Listen quietly and you can hear the sound of education personnel around the county muttering to themselves, "15 minutes, 15 minutes, 15 minutes . . ."
Yes, Riva Road has decided that our children don't go to school long enough. It seems that school officials need to adjust the schedule by an additional 15 minutes to guarantee our children an education equal to that of other children in the state.
Now, I'm sure that this extra 15 minutes will be used by the teaching staff to teach important things: spelling, algebra and assorted life skills.
What I'm concerned about is that parents won't know what to do with that quarter of an hour of quiet time. Not to worry. I've come up with a few ideas to share.
* Calculate how much money you're saving on before- and after-school child care. We may be talking about $5 or $6 each month!
* Go shopping at Leedmark and try totrack down the person who thought up its shopping cart system. Ask probing questions such as: What is the real reason behind the confusing 25-cent deposit for shopping carts? Why a quarter? Who decided thatthe extra effort of returning the cart to a specific area was worth a quarter? Did you think we'd just leave the carts cluttering parkingspaces if it only cost us a dime? Did someone do a study on this? Were they paid?
* Stop by a Toyota dealer and discuss the irony of using the quintessential American sitcom, "Leave It to Beaver," in a commercial to sell a foreign car.
* Try to make a left-hand turn atCrain Highway and B & A Boulevard -- from any direction. On second thought, 15 minutes isn't enough time.
* Or give Riva Road a call. Debate the extra 15 minutes' effect on future SAT scores. I know theyvalue our input.
As a public service to the secretaries at our schools who must answer a 1,000 questions a day in addition to "What time will school start?" the following schedule will go into effect Tuesday, Sept. 3:
Freetown Elementary: 8:40 a.m. to 2:55 p.m. Morningkindergarten and pre-kindergarten, 8:40 to 11:20. Afternoon session,12:20 to 2:55.
Glen Burnie Park Elementary: 8:30 a.m. to 2:45 p.m. Morning kindergarten, 8:30 to 11. Afternoon session, 12:15 to 2:45.
Glendale Elementary: 8:25 a.m. to 2:50 p.m. Morning kindergarten,8:25 to 11:10. Afternoon session, 12:05 to 2:50.
Marley Elementary: 8:40 a.m. to 2:55 p.m. Morning pre-kindergarten and kindergarten, 8:40 to 11:15. Afternoon session, 12:20 to 2:55.
Oakwood Elementary: 8:15 a.m. to 2:30 p.m.
Point Pleasant Elementary: 8:25 a.m. to 2:40 p.m. Morning kindergarten, 8:25 to 11. Afternoon session, noon to 2:40.
Richard Henry Lee Elementary: 8:55 a.m. to 3:10 p.m. Morning kindergarten, 8:55 to 11:30. Afternoon session, 12:35 to 3:10.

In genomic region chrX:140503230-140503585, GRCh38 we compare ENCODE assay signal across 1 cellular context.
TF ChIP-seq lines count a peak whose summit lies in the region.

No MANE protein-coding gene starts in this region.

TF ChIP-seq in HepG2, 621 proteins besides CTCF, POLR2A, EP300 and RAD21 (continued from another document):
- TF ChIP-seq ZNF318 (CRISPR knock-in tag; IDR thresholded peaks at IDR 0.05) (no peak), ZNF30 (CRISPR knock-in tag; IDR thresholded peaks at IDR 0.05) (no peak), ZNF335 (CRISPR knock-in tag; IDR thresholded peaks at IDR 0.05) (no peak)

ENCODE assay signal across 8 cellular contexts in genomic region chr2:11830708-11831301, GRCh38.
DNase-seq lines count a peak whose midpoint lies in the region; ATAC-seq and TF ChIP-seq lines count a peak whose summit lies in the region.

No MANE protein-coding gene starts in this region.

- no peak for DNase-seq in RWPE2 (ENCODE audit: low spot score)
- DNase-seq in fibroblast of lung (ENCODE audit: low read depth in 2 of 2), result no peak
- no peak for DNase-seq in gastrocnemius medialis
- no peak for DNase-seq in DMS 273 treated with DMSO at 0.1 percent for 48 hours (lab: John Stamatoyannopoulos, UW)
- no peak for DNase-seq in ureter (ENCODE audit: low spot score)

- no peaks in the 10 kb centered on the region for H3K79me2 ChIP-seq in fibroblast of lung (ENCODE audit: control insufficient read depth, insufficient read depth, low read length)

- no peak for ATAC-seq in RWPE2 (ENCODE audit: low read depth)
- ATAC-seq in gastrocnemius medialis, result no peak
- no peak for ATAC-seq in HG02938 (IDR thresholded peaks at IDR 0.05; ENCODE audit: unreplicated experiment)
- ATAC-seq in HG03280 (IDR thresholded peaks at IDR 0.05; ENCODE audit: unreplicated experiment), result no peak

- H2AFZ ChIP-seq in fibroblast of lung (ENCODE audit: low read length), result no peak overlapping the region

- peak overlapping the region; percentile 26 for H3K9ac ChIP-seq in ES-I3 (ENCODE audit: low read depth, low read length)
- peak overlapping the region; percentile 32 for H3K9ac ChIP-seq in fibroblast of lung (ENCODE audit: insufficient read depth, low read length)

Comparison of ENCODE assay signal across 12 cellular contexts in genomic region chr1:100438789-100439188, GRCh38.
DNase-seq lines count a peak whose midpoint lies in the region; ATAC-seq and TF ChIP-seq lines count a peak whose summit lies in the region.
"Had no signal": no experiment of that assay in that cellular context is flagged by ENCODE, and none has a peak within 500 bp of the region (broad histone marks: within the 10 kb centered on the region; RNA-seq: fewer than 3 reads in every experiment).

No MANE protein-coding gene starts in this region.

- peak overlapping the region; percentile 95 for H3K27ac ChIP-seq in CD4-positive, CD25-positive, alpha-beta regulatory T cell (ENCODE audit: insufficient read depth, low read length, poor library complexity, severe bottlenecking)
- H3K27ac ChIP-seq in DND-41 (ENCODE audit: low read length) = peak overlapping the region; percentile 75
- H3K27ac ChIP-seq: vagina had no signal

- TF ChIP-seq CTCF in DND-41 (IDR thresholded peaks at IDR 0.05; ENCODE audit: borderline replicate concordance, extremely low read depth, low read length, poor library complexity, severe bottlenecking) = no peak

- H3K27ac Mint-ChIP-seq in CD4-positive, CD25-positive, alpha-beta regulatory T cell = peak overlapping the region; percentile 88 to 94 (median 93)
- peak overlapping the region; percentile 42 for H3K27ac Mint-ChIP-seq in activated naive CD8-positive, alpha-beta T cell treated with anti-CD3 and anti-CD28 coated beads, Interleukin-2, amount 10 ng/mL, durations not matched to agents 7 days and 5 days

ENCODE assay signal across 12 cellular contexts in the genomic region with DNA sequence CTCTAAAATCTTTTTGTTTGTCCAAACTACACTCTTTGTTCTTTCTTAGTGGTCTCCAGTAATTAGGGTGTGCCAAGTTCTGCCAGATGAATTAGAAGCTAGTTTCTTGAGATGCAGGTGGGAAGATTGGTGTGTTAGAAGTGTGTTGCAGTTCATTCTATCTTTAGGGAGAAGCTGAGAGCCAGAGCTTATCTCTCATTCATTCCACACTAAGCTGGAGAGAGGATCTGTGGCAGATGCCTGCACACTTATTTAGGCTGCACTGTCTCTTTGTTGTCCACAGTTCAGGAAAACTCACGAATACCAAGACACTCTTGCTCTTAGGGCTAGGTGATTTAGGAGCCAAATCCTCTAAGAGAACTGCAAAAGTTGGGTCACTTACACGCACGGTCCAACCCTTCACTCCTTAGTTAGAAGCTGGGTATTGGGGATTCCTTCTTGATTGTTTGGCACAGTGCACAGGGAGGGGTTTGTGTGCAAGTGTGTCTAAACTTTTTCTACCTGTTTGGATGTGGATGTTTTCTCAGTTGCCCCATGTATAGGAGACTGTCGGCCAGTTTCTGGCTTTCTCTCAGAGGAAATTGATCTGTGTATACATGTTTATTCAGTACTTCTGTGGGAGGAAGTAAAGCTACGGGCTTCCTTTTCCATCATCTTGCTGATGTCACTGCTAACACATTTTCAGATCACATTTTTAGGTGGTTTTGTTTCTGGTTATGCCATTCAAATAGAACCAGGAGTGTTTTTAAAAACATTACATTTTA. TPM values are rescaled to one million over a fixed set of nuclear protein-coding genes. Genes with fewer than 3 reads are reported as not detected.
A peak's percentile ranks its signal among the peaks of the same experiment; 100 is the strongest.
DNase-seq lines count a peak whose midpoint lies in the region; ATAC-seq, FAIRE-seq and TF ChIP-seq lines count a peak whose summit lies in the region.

Rippling Woods Elementary: 8:25 a.m. to 2:40 p.m. Morning kindergarten, 8:25 to 11. Afternoon session, noon to 2:40.
Southgate Elementary: 8:45 a.m. to 3 p.m. Morning kindergarten, 8:45 to 11:20. Afternoon session, 12:25 to 3.
Woodside Elementary: 8:10 a.m. to 2:25 p.m.Morning kindergarten, 8:10 to 10:45. Afternoon session, 11:50 to 2:25.
Corkran Middle School: 8 a.m.to 2:30 p.m.
Marley Middle School: 7:55 a.m. to 2:30 p.m.
Old Mill Middle North: 8:45 a.m. to 3:25 p.m.
Old Mill Middle North: 8:45 a.m. to 3:25 p.m.
There is no time change for the high schools.
When you mention "parade"to Peggy Fraser Shelton, a subtle change occurs. As she talks you can understand how this woman's enthusiasm could carry her to win baton-twirling championships on the state, national and world level.
Yet instead of just talking, she took that energy, and with her husband, David, directed it into the Pride of Maryland Majorette and Drum Corps.
Twirling has been a part of Shelton's life since childhood, when she was a member of the Green Beret Marching Corps. She met Davidwhen she was 14, and he shared her enthusiasm, supporting her through the various competitions.
After their marriage and the birth of their first child, Stacy, the role of mom took center stage, althoughher daughter did get her first baton lesson at 18 months.
But it was the death of her second child, Christopher, that made her decide to begin working as a leader in a marching group.
"My son was bornwith several handicaps and for the 10 1/2 months of his life he required most of our attention," said Shelton. "Our daughter was 6 at thetime, and we weren't able to give her the time she needed. After Christopher's death, my husband suggested joining a marching group so that we could share something as a family."
The family spent severalyears working with the Pasadena Kadettes before they decided to start their own corps last September.
"I feel that if you can get a child out from in front of the TV set or a Nintendo game, it's a start," explained Shelton.
Her daughter, now 10 years old, is the All-East Regional Flag Baton Champion.